»Have a good ratio of brown materials to green materials (1:1). Brown materials are carbon inputs—such as cardboard, dead leaves, wood chips, compostable coffee filters, shredded paper, and wood shavings. Green materials are your nitrogen inputs—such as grass clippings, fruit and vegetable scraps, washed egg shells, and coffee grounds. While there are some differing opinions on the ideal ratio of browns to greens, we personally like to add 50 percent browns and 50 percent greens. 

»You don’t need to worry about temperature. Tumbler composting isn’t necessarily “hot composting.” It actually takes a pretty large mass of materials to create a compost pile that is steaming hot, so compost tumbling is more like a version of cold composting. There are benefits to hot composting—reaching temperatures as high as 140 degrees F can enable you to kill weed seeds and pathogens—but since compost tumblers work at cooler temperatures, you should be wary of adding things that might sprout, be invasive, or diseased plants/cuttings.

»Can the tumbler be difficult to turn? Absolutely. I always like to say this because I was originally surprised by how difficult it was to turn our composter when full. It usually takes two hands and pretty good force—but I consider it part of my workout.

Get the compost started

The picture above shows an entire batch of compost from our single compost tumbler. This particular batch is NOT DONE. It is being finished in these tubs because we needed the space in our tumbler. As you can see, compost tumblers can generate quite a large amount of compost, so if you are a small space gardener, they could be a wonderful option for you. Also, if you were able to get your hands on multiple tumblers, that would be a great way to expand your system without having to worry about animals or smells.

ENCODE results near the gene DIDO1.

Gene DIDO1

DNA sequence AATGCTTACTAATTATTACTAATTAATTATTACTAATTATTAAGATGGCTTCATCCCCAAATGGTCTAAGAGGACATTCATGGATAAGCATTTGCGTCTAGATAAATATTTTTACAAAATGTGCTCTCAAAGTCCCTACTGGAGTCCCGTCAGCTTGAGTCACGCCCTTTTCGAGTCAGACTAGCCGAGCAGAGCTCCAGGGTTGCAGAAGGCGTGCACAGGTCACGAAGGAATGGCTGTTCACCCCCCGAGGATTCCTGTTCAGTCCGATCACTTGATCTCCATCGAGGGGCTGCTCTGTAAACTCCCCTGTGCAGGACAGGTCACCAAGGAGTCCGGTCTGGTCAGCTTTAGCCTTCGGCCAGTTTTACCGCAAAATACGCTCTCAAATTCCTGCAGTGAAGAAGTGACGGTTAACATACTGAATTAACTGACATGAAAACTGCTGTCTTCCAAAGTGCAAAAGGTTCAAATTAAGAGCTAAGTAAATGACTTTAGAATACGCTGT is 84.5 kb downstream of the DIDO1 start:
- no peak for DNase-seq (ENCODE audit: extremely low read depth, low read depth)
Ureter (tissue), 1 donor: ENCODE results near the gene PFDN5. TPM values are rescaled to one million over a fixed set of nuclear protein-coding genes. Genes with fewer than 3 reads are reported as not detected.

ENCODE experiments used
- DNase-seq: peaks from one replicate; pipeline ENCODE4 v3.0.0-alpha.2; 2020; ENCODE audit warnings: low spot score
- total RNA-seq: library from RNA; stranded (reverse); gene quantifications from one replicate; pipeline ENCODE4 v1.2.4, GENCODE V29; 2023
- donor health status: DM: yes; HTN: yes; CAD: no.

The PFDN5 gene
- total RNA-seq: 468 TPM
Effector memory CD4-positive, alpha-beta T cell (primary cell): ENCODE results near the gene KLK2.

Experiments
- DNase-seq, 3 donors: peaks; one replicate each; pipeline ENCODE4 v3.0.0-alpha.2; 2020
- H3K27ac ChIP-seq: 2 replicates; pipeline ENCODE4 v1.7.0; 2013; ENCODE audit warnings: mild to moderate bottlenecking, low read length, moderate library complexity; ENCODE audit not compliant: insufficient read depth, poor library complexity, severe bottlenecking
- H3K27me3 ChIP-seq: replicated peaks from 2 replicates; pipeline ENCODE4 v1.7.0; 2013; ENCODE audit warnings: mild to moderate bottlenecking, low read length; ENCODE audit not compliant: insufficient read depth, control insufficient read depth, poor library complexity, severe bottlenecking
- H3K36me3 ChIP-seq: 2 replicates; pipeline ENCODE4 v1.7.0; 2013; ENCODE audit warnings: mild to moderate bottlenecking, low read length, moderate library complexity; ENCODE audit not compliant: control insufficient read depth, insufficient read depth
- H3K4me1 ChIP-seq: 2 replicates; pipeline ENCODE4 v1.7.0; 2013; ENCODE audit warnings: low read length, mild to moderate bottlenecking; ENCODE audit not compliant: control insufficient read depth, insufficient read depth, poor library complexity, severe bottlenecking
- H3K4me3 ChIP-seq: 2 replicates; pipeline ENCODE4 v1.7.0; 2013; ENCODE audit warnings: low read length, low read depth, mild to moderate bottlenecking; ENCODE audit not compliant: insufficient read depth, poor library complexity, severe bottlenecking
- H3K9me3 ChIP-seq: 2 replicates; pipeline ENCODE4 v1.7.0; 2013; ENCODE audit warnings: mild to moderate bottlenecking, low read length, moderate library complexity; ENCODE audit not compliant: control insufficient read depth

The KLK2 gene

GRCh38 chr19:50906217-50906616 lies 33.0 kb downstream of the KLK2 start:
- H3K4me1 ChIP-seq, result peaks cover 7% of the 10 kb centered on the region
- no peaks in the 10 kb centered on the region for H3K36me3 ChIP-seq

Add as much of the browns and greens you have accumulated (don’t worry, it doesn’t have to be completely full to start) and give the compost tumbler a few good rotations to mix it up. Usually there’s enough moisture to start because of your greens.

NOTE: I do like to chop up my vegetable/fruit scraps, sticks, and shred any paper. Smaller pieces breakdown more quickly in general, but compost tumblers seem to perform better overall when the pieces are smaller. That being said, I don’t get crazy with it. I like varying sizes in my organic materials because it allows for better aeration and less matteing.

Continue to rotate every few days (or as much as you’d prefer).

Watch for moisture levels. A certain amount of water is needed for the decomposition process to happen. Ideally, you want your compost to be the texture of a wrung out sponge BUT I think it is better to have a drier pile than an overly wet pile. Add water if needed.